An assortment of screenings, world premiers, tributes, discussions, celebrations, press conferences and interactions – the 14th Mumbai Film Festival offered something for everyone and celebrated the spirit of cinema in its true sense.
The festival, which ended Thursday, saw the screening of 230 films from around the world with a mix of classic and contemporary cinema with special event segments dedicated to French, Italian, Afghan and Indian cinema.
From college-goers to aspiring filmmakers to film critics and movie buffs, all enjoyed the mixed platter of international cinema at the cinematic fare.
Pune-based film student Geetika Joshi, who was at the festival for the third time, loved the selection of films this time.
“The kind of films they had screened this time was just awesome. I simply loved it. I am happy that I was able to see best of films from all over the world. I am really looking forward to next year,” Geetika told IANS.
It is a most awaited event for Mumbai-based Anand Shankar and the films screened satiate his appetite for good movies.
“Coming here is always a wonderful and enriching experience. I am happy I watched a lot of films, but I am unhappy about the ones I could not see. Watching back-to-back films here sometimes become tiring. But as a cinema lover by the end of the festival I feel very satisfied,” Anand told IANS.
Some of the most popular films at the festival were – “The Wall”, “The Hunt”, “Amour”, “Rust and Bone”, “Miss Lovely” and “Paanch Adhyay”.
The festival saw the presence of Bollywood celebrities like – Zoya Akhtar, Sanjay Suri, Dia Mirza, Rajat Kapur, Ashutosh Gowarikar, Javed Jaffery, Amole Gupte, Reema Kagti, Naseeruddin Shah, Genelia D’Souza and Anurag Kashyap.
Presented by Reliance Entertainment, this year the eight-day cinefest introduced two new awards – the Reliance Media Works CreaTech (Creativity & Technology) Award, and a fresh competition category the India Gold 2012 and both of them were won by “Miss Lovely”.
The festival also highligthed the new filmmakers work and showcased 13 films in different languages by debutant directors.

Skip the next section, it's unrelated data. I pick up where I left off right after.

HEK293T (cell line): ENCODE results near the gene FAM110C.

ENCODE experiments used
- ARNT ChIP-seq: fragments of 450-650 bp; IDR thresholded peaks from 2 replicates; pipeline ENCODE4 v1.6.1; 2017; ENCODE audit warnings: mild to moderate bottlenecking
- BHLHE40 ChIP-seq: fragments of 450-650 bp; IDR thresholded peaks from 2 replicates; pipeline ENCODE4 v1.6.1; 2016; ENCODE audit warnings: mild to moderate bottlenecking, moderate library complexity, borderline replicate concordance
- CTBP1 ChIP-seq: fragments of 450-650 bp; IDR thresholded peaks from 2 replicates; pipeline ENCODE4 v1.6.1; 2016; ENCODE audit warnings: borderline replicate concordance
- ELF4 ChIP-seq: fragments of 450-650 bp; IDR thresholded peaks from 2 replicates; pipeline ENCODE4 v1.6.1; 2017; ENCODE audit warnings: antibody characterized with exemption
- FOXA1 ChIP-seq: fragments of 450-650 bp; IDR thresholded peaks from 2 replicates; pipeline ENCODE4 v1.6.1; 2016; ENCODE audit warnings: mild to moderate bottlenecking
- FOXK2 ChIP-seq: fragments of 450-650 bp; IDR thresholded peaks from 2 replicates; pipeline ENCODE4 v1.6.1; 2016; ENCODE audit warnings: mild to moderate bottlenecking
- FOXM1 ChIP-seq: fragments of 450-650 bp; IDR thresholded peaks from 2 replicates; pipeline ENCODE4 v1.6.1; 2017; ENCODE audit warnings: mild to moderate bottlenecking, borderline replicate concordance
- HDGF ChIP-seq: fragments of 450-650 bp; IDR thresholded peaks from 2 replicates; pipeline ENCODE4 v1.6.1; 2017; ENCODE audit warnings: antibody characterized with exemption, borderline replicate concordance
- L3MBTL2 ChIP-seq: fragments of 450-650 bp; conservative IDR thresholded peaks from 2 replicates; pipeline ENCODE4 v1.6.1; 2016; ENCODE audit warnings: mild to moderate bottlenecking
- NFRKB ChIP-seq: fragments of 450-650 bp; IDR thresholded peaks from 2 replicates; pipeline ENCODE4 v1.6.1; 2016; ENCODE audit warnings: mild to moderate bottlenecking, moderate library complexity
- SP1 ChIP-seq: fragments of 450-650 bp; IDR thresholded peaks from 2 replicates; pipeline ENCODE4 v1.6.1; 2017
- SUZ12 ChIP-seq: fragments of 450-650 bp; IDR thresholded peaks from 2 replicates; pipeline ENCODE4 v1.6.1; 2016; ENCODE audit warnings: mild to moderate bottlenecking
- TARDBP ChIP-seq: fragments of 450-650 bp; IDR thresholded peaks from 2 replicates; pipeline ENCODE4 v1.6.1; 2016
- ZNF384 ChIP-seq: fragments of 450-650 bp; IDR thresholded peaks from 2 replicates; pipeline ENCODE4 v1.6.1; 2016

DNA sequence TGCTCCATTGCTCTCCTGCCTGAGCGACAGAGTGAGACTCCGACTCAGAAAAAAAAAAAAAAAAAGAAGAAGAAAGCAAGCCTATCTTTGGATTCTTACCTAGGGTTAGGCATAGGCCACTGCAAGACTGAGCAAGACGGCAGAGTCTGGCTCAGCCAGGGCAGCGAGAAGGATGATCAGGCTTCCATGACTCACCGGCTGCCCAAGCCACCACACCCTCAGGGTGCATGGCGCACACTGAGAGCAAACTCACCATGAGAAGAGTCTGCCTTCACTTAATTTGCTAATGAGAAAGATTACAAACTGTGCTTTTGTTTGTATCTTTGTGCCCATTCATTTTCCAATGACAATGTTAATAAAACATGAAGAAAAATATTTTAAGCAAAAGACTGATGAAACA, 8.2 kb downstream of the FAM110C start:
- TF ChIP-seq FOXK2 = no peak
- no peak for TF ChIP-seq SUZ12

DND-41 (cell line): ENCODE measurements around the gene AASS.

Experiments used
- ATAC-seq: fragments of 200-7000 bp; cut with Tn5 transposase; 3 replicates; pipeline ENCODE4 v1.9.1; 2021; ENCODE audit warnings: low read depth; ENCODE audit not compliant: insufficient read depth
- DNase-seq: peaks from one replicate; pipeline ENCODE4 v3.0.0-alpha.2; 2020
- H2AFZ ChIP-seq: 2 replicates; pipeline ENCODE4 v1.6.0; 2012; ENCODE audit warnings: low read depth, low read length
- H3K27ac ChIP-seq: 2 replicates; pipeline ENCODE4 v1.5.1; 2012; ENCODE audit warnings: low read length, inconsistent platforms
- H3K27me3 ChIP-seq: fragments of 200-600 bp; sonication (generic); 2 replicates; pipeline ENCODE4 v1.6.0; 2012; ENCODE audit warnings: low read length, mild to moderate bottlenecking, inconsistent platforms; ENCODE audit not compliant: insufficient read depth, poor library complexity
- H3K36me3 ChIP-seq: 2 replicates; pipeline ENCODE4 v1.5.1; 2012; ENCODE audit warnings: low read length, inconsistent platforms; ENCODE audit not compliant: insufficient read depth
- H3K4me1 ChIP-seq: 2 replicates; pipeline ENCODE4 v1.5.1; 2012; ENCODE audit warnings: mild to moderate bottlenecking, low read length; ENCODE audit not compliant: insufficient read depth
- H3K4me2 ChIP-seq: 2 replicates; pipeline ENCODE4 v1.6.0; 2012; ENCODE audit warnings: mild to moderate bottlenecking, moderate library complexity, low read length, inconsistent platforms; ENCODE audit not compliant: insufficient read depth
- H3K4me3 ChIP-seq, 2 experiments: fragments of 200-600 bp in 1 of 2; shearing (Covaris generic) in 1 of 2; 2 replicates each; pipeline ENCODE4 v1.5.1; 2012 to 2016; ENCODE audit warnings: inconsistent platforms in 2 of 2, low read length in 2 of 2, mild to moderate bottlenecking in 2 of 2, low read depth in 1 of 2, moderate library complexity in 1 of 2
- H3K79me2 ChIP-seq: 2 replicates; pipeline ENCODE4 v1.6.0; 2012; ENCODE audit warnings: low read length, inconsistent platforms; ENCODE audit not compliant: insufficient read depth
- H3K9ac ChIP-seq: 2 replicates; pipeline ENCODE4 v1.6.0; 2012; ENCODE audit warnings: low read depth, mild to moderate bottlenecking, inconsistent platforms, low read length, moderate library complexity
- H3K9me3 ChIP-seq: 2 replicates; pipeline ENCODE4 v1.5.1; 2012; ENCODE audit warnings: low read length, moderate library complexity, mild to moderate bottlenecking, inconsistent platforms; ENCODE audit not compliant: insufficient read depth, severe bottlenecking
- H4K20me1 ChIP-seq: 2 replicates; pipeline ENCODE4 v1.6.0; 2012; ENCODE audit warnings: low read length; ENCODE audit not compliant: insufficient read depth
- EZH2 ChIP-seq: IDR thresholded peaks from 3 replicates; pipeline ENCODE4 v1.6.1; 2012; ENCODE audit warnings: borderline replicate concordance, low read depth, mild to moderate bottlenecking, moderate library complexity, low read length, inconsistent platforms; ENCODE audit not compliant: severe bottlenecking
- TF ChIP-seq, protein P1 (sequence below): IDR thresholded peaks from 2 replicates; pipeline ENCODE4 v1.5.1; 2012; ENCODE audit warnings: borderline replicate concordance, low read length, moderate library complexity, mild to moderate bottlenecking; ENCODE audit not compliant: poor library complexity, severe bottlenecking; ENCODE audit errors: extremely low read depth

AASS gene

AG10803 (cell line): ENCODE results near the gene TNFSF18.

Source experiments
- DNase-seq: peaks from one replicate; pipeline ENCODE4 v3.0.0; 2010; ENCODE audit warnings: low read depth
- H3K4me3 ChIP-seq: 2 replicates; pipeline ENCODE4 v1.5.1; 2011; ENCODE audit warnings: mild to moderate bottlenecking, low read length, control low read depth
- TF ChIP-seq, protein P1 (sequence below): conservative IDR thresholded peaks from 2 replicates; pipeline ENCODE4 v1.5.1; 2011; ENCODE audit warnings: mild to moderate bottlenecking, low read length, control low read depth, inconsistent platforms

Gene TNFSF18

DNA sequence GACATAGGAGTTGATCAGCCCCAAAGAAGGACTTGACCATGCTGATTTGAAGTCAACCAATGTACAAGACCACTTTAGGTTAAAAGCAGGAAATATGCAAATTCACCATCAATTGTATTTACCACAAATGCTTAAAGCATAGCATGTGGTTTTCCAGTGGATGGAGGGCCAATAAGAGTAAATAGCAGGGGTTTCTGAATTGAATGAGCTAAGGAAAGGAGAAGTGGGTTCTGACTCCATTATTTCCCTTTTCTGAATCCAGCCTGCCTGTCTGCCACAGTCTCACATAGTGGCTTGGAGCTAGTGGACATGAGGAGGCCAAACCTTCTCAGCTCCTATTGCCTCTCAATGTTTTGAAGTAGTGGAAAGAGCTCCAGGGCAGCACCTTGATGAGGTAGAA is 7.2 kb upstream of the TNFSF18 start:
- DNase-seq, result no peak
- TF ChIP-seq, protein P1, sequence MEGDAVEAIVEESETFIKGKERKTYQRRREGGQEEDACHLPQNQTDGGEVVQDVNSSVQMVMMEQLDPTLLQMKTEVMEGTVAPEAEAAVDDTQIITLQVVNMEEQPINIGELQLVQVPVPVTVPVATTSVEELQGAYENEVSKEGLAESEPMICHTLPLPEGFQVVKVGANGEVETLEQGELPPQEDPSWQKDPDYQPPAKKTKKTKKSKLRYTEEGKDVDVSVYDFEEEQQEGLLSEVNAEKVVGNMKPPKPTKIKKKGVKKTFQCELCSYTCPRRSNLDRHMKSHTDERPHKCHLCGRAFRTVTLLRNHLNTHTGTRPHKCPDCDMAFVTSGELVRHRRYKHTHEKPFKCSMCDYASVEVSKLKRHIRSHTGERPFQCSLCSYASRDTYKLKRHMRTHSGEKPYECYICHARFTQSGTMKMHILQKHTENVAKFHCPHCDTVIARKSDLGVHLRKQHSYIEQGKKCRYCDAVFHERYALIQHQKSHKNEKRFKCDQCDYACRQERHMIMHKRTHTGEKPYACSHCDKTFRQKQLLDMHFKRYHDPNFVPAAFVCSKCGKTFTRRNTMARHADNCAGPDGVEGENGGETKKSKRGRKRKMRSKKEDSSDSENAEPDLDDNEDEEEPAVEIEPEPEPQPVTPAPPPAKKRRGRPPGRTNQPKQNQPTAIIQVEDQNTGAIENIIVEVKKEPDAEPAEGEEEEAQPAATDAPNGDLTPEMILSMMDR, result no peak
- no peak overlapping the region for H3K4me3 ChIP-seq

To mark the 100 years of Indian cinema, 11 silent films were screened with live orchestra and movie buffs enjoyed the experiecne.
Four films of Dadasaheb Phalke’s films — “Kaliya Mardan” (1919), “Shri Krishna Janma” (1918), “Lanka Dahan” (1917) and “Raja Harishchandra” (1913) — were screened. The other films were Baburao Painter’s “Sati Savitri” (1927) and “Murlivala” (1927), Kalipada Das’s “Jamai Babu” (1931), G.P. Pawar’s “Diler Jigar” (1931), P.V. Rao’s “Marthand Varma”(1931) and Franz Osten’s “Shiraz” (1929) and “A Throw Of Dice” (1929).
In short, silent films were one of the major highlights of the festival.
While the festival opened with critically-acclaimed Hollywood comedy-drama “Silver Linings Playbook”, starring Indian actor Anupam Kher, it closed with Spanish black-and-white silent drama “Blancanieves”.
Ratnakar Matkari, who has spent more than three decades in theatre as playwright-director, had his first feature film titled “Investment” screened at festival.
“Mumbai Film Festival is very important especially for the young directors because it is a window to showcase their talent because there is a generation, who are dependent on these festivals only,” Matkari told IANS.
Amidst all the celebrations, the festival also mourned the loss of veteran filmmaker Yash Chopra, who passed away Oct 21. He was a trustee of Mumbai Academy Moving Image (MAMI), the organiser of the festival.
For organisers also it’s encouraging to see people thronging the venue and enjoying the movies.
Festival director Srinivasan Narayanan said: “We have got a very positive response from the audience about the festival. They liked both the film selection and venue. They are really happy about what they got to watch.”